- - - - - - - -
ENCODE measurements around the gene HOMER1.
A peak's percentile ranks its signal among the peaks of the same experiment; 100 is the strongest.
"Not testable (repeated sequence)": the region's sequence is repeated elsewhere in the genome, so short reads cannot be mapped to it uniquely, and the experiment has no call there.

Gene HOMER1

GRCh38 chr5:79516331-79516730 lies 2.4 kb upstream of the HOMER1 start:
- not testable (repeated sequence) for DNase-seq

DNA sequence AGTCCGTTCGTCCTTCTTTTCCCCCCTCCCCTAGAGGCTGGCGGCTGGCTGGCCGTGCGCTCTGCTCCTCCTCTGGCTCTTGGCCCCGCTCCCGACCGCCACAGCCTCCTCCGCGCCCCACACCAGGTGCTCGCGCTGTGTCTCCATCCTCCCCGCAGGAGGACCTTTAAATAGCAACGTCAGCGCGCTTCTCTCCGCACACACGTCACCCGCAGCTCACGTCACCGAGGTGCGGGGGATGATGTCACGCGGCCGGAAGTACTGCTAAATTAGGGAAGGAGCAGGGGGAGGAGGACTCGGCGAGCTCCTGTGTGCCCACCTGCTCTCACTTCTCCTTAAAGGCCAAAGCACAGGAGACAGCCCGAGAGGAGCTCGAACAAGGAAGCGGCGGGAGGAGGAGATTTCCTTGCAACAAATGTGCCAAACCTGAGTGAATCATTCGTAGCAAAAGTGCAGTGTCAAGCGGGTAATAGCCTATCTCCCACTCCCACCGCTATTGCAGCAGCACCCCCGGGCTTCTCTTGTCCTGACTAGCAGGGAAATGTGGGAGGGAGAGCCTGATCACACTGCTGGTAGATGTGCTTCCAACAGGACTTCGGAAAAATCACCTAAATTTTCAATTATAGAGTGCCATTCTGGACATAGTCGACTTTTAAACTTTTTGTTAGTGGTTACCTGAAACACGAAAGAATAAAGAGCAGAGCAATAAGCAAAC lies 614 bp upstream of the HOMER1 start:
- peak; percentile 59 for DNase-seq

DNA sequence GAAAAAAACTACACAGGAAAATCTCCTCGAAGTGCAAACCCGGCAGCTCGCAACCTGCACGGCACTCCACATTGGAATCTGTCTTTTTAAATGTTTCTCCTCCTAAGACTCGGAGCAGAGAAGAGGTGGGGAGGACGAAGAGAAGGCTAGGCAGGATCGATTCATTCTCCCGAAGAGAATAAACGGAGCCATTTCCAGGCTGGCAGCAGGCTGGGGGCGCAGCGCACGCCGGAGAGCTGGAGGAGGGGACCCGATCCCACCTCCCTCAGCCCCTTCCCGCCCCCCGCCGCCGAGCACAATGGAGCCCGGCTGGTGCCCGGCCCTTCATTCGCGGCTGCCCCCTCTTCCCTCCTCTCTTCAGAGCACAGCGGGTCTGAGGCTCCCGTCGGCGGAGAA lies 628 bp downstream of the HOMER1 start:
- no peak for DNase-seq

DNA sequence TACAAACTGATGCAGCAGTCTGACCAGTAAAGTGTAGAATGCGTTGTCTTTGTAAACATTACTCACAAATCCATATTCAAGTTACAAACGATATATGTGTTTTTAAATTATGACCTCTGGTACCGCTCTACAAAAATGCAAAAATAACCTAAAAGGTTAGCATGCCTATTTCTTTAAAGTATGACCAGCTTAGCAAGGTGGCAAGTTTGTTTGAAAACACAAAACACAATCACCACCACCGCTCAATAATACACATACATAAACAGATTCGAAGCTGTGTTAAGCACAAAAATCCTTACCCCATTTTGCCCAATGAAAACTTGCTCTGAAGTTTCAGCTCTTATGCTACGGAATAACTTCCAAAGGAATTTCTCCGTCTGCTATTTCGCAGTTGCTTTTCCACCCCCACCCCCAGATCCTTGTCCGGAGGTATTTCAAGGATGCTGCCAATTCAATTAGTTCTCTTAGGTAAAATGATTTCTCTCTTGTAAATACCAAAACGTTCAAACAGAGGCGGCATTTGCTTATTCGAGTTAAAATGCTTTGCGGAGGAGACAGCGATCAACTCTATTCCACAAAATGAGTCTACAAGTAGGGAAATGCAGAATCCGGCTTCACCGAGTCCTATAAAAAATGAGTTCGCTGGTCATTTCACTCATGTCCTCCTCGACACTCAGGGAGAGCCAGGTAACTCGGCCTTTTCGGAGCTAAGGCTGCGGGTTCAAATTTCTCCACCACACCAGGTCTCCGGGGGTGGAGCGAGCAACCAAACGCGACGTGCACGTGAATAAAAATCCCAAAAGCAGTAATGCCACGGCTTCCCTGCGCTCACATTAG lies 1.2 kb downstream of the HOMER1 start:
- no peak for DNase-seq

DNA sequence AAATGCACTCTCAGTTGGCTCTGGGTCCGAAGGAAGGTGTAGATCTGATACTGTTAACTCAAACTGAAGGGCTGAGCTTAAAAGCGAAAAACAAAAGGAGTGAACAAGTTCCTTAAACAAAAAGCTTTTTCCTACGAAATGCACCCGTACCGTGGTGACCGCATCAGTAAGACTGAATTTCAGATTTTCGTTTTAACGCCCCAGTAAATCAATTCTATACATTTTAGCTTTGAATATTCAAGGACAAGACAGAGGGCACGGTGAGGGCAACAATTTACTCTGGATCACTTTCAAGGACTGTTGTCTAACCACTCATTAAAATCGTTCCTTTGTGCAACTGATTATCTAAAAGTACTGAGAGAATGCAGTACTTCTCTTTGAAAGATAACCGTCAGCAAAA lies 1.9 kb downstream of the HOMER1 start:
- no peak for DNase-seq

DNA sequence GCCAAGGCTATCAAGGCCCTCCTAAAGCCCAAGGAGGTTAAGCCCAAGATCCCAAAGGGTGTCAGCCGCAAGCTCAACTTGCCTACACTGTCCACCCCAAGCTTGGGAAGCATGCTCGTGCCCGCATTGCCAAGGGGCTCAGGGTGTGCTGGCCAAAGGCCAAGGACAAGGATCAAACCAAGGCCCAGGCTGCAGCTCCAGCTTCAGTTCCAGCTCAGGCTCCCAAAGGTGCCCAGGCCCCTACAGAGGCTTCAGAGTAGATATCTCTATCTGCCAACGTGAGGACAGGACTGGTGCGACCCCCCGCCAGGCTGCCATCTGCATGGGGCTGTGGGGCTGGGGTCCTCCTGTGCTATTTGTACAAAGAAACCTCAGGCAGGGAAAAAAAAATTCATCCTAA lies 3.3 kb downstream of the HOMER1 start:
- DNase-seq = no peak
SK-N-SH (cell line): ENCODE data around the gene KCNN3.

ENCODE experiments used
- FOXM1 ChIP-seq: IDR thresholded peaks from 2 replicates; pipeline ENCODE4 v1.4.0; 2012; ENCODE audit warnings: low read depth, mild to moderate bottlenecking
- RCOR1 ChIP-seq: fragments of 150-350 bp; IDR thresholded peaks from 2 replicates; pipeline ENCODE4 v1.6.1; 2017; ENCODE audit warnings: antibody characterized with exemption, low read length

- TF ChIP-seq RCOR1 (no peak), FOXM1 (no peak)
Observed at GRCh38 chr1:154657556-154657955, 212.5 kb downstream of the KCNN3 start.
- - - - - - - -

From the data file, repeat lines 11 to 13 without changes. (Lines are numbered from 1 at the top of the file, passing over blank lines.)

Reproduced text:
DNA sequence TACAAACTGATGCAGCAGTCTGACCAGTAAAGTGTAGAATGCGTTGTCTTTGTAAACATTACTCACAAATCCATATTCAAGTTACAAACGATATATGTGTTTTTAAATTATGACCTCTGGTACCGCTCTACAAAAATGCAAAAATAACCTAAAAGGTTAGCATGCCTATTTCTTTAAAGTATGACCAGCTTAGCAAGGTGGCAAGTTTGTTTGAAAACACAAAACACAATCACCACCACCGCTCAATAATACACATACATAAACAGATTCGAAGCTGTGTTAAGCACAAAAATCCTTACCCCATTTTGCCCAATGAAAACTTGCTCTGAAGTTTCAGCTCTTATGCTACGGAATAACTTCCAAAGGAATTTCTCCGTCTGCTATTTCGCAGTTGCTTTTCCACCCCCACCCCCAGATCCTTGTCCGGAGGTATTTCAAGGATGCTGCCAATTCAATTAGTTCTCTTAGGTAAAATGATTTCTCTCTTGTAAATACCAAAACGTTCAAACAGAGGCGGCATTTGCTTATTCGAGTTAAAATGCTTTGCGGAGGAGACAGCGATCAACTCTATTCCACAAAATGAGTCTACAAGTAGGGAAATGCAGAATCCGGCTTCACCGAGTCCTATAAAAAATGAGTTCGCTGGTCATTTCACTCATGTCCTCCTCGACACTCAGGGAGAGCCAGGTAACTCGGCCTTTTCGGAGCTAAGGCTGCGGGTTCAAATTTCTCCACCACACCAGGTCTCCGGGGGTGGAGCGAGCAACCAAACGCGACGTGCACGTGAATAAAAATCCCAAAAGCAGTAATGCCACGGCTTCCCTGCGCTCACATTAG lies 1.2 kb downstream of the HOMER1 start:
- no peak for DNase-seq

DNA sequence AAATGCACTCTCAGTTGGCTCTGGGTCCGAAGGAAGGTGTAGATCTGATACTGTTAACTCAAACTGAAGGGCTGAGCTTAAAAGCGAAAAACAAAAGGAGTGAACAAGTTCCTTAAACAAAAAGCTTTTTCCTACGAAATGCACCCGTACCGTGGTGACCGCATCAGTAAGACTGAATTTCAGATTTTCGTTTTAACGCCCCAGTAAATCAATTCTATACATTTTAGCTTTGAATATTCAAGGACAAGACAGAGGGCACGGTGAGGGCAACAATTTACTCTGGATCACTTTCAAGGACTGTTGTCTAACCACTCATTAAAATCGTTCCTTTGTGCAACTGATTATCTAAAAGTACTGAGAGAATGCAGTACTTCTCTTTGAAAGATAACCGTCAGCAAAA lies 1.9 kb downstream of the HOMER1 start: